|Updated:||2 September 2018|
|Length:||5 pages (min.)|
|Notes:||3 pages (min.) |
|Format:||MS Word (.DOCX)|
It is a commonplace that human behaviour is the weakest link in organisations' cyber security strategies. The more freedom staff have to use IT systems, the more scope there is for a security breach. But locking down IT systems is not usually the answer: the less freedom staff have, the less useful the IT systems will be.
All organisations must decide where to draw the line. But whether staff are subject to loose or stringent IT system controls, mechanisms to discourage high risk behaviour will always have a part to play. A carefully tailored end user cyber security policy is one such mechanism.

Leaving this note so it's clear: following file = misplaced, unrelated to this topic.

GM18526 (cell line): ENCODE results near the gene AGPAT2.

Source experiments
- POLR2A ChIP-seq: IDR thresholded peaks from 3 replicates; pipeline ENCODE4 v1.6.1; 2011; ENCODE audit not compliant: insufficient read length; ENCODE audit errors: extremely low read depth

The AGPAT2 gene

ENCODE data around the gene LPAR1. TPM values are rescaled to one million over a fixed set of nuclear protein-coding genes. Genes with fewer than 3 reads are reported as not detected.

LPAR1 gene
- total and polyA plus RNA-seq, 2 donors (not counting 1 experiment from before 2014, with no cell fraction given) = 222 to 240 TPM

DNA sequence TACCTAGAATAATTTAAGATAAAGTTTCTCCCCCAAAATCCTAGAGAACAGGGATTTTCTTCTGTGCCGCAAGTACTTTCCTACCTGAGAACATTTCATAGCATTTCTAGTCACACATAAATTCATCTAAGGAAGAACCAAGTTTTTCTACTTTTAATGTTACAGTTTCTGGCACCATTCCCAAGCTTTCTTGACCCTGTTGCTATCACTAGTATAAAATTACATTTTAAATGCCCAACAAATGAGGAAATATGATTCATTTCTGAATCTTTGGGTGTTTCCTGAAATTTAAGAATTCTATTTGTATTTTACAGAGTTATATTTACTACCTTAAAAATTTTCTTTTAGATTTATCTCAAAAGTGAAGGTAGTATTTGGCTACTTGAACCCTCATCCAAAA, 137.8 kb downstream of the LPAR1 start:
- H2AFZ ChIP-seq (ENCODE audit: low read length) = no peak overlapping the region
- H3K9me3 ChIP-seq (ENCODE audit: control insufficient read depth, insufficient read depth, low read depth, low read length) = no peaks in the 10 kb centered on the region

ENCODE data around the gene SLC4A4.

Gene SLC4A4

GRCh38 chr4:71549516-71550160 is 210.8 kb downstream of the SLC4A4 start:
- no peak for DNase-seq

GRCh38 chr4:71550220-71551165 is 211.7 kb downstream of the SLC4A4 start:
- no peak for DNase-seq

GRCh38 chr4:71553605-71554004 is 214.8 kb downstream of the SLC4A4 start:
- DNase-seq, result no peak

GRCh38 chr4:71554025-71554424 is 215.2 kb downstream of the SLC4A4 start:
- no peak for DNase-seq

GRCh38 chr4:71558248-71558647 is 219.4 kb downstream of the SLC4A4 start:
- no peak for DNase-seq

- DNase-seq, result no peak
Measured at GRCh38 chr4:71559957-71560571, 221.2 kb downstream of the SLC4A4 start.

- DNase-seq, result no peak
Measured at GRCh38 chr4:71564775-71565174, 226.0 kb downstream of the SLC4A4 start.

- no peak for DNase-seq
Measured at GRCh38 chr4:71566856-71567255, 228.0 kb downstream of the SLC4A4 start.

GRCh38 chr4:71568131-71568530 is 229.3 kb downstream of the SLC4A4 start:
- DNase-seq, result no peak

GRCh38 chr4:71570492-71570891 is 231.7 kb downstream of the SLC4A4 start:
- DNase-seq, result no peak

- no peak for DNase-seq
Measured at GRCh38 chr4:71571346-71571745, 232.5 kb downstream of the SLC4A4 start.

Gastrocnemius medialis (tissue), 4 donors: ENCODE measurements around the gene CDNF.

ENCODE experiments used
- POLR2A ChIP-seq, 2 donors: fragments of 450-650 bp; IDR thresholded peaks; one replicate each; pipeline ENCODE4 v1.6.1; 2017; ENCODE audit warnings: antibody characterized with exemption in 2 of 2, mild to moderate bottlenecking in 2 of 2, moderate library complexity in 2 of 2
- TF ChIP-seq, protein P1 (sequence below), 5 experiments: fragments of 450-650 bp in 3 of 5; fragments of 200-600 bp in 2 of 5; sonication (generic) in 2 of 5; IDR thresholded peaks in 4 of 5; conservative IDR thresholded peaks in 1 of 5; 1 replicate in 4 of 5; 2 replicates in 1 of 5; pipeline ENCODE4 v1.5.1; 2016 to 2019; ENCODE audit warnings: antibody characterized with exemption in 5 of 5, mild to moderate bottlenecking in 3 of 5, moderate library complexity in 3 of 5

The default text in this cyber security policy template includes both general and specific prohibitions on the use of organisation IT systems. For example, the use of company devices for private use may be prohibited. Similarly, the use of private devices for company business may be prohibited.
The policy comes in standard and premium versions, with the former being a shortened version of the latter. The key provisions omitted from the standard policy cover BYOD, monitoring, training requirements and permissive provisions on use of company devices.
This policy may be used in relation to employees, non-employed contractors or both.
This end user cyber security policy was created and is maintained by Emma Osborn of OCSRC (see https://www.ocsrc.co.uk/).